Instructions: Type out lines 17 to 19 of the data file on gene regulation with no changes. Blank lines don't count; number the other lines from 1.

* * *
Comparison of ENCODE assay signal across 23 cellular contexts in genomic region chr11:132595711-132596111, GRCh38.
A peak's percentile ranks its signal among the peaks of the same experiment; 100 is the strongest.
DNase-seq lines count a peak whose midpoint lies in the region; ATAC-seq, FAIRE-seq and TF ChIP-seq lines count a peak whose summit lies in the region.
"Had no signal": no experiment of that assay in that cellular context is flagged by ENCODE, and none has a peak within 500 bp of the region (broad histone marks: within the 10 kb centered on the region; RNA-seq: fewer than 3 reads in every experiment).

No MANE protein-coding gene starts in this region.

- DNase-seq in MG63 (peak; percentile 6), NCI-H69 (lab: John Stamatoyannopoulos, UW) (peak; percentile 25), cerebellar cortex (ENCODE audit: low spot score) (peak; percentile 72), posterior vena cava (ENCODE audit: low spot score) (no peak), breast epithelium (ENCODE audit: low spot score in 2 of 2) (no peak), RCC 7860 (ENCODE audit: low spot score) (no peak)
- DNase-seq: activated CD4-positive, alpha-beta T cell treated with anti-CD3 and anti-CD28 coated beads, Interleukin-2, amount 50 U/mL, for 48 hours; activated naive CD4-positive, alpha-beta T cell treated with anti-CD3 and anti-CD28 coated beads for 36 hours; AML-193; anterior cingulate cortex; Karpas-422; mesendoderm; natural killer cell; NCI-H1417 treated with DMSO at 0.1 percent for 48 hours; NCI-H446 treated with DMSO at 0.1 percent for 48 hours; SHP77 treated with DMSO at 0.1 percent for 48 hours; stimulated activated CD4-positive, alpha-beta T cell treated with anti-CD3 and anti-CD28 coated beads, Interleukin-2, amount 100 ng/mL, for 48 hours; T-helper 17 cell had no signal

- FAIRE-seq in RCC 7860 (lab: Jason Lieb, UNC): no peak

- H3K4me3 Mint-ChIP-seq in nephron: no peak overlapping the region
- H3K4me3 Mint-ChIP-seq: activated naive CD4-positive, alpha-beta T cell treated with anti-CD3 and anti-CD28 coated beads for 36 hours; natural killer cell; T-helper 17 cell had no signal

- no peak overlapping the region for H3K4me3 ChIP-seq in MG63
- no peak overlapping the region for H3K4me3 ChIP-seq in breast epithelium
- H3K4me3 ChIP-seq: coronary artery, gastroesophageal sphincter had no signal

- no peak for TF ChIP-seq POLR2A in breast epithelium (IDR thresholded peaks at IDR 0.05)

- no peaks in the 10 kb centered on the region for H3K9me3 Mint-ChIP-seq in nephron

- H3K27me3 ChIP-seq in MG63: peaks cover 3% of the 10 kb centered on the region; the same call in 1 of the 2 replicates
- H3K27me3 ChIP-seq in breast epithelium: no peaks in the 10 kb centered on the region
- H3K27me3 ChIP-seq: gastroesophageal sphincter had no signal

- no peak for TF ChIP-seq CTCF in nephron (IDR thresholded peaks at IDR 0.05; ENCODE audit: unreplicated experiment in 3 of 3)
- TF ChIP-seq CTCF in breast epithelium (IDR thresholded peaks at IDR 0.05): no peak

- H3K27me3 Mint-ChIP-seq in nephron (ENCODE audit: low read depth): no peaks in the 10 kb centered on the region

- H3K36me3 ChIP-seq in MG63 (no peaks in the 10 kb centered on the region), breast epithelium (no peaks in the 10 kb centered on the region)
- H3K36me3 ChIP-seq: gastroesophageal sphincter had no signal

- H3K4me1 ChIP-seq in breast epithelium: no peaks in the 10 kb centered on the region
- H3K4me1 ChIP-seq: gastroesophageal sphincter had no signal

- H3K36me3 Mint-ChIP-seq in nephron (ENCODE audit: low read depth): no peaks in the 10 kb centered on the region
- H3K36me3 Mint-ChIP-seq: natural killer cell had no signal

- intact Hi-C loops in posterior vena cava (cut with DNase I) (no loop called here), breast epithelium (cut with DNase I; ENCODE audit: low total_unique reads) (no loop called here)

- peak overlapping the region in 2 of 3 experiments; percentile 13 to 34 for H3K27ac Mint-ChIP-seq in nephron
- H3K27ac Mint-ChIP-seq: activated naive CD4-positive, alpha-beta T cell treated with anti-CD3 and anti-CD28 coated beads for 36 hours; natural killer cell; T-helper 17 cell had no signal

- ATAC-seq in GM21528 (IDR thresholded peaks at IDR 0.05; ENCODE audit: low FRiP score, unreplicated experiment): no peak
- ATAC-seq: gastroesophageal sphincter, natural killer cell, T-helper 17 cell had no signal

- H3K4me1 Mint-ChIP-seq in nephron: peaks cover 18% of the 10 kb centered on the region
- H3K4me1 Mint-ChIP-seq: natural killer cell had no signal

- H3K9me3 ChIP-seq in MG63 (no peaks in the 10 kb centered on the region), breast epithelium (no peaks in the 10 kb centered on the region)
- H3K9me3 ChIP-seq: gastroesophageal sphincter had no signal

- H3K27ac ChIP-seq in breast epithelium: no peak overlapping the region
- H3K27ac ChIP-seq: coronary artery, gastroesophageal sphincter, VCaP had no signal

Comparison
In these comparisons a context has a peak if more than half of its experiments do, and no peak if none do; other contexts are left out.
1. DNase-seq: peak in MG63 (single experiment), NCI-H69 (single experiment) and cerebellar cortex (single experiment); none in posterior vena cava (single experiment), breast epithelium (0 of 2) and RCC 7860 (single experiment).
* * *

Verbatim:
- H3K27me3 ChIP-seq in breast epithelium: no peaks in the 10 kb centered on the region
- H3K27me3 ChIP-seq: gastroesophageal sphincter had no signal

- no peak for TF ChIP-seq CTCF in nephron (IDR thresholded peaks at IDR 0.05; ENCODE audit: unreplicated experiment in 3 of 3)